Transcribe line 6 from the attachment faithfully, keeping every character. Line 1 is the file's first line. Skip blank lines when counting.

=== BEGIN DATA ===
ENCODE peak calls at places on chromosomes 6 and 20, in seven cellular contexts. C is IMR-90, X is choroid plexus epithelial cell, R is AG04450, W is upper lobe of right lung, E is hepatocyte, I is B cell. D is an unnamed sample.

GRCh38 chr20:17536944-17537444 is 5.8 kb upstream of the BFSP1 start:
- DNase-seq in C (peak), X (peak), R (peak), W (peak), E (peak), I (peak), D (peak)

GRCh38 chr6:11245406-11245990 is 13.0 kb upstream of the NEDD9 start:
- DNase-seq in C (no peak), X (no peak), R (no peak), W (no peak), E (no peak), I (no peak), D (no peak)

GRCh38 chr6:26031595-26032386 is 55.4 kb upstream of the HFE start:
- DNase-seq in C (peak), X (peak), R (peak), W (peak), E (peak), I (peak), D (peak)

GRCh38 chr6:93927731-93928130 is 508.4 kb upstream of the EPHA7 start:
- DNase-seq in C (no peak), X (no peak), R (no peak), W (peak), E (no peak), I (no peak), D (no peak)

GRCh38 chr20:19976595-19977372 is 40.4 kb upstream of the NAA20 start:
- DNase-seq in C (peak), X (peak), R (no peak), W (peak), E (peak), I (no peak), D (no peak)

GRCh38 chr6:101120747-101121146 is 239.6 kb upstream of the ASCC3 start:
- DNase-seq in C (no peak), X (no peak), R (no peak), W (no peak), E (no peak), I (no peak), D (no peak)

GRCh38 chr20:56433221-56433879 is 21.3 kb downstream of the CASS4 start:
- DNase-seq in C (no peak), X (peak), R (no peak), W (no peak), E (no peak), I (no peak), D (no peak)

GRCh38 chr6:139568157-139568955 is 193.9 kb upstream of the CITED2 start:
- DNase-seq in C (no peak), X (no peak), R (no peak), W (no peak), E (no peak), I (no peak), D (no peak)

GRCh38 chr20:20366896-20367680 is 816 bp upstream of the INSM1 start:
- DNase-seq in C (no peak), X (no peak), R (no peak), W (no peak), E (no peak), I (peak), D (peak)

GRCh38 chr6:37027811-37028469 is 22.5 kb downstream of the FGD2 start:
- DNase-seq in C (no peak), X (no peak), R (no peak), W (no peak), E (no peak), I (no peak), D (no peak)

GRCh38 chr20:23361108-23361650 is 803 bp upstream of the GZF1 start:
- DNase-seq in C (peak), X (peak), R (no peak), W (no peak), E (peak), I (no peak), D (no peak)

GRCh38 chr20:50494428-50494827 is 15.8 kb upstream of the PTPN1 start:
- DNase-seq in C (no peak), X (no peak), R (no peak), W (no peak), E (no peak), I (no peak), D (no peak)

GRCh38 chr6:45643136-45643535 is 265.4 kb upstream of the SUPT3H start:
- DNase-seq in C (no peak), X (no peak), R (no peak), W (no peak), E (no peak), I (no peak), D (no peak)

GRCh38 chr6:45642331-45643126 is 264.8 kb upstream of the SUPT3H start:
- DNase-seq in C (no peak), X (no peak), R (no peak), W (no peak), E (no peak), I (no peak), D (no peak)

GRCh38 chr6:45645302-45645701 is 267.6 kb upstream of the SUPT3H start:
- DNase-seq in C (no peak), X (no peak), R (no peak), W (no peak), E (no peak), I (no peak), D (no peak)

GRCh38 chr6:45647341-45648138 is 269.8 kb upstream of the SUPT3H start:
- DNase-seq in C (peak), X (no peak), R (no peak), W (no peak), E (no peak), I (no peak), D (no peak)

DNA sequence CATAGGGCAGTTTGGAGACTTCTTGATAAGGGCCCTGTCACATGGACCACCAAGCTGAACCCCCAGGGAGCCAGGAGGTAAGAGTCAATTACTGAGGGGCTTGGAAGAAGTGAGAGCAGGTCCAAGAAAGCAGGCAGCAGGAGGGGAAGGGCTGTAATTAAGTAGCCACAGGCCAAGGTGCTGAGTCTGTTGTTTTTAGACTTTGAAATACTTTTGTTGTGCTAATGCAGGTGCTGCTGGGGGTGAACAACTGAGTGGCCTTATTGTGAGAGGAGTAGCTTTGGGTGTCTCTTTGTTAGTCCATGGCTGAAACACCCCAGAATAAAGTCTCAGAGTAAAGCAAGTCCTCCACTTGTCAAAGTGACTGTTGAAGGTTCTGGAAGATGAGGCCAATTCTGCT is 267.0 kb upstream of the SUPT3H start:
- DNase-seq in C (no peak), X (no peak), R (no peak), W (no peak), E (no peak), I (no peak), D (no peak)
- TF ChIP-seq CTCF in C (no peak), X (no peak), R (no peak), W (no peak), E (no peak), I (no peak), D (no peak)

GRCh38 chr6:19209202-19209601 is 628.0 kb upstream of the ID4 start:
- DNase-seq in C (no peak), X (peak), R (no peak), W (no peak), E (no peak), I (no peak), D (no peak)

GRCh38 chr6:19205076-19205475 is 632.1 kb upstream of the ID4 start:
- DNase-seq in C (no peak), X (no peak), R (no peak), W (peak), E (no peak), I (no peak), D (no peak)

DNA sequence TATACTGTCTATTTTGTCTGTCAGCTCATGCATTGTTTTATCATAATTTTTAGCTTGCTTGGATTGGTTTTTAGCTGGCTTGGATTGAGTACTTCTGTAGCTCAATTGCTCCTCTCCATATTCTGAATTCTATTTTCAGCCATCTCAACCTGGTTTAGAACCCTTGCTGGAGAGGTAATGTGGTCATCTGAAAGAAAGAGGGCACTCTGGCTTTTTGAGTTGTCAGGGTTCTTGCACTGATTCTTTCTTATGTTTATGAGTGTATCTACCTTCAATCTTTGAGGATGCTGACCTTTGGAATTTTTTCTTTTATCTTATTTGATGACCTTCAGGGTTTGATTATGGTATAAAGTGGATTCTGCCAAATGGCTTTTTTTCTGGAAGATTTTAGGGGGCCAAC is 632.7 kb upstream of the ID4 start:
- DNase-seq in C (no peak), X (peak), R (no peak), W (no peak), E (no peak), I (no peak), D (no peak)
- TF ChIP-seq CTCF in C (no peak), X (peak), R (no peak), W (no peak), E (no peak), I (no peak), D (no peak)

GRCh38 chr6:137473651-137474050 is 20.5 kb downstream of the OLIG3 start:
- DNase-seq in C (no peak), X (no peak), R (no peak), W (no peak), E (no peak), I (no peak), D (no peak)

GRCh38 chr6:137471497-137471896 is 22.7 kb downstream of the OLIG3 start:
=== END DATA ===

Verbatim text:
GRCh38 chr6:26031595-26032386 is 55.4 kb upstream of the HFE start: